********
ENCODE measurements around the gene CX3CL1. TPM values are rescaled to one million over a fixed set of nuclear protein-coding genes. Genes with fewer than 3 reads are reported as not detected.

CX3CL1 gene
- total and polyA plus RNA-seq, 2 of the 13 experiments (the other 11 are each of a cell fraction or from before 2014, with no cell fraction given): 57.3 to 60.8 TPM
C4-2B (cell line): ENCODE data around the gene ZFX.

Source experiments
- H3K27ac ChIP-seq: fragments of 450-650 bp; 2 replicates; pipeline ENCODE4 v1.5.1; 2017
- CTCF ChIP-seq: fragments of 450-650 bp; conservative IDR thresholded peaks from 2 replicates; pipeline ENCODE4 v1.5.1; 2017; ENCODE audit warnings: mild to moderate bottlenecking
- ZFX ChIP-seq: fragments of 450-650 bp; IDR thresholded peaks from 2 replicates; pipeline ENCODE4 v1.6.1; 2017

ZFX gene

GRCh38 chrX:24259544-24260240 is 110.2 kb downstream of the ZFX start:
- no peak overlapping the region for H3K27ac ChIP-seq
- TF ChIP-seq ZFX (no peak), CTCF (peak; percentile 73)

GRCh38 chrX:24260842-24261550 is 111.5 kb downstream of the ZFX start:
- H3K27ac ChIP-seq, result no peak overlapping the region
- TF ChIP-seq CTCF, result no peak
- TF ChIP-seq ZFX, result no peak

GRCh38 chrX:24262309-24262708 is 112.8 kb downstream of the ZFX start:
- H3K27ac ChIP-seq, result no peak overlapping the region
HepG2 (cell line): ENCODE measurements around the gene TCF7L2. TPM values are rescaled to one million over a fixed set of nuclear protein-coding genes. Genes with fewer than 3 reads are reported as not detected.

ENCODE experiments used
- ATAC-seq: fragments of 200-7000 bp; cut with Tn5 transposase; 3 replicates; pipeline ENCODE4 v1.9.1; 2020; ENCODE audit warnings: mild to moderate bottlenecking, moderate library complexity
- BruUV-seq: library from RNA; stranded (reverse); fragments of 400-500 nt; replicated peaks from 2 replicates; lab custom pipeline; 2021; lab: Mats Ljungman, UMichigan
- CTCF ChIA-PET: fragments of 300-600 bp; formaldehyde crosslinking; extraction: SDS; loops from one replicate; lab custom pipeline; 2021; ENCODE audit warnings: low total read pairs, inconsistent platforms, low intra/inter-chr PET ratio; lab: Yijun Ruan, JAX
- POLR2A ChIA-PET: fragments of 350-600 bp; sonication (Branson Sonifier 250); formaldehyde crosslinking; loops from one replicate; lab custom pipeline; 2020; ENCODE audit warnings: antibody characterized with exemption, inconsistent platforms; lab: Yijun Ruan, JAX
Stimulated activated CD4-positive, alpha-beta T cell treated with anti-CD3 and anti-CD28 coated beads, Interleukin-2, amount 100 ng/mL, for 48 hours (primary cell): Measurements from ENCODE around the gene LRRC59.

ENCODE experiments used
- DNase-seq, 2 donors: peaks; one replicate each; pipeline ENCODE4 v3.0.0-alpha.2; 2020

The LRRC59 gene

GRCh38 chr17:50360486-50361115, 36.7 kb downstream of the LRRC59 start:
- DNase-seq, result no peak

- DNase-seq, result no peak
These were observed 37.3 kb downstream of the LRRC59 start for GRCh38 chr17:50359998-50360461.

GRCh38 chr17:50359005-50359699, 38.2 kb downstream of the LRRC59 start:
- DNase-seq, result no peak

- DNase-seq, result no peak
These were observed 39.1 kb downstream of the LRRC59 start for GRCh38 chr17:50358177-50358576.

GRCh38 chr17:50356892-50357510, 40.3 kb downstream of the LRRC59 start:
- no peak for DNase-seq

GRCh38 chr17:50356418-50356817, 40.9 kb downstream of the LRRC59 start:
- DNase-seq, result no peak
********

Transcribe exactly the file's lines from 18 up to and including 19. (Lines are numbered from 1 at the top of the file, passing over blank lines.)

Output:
- H3K27ac ChIP-seq, result no peak overlapping the region
HepG2 (cell line): ENCODE measurements around the gene TCF7L2. TPM values are rescaled to one million over a fixed set of nuclear protein-coding genes. Genes with fewer than 3 reads are reported as not detected.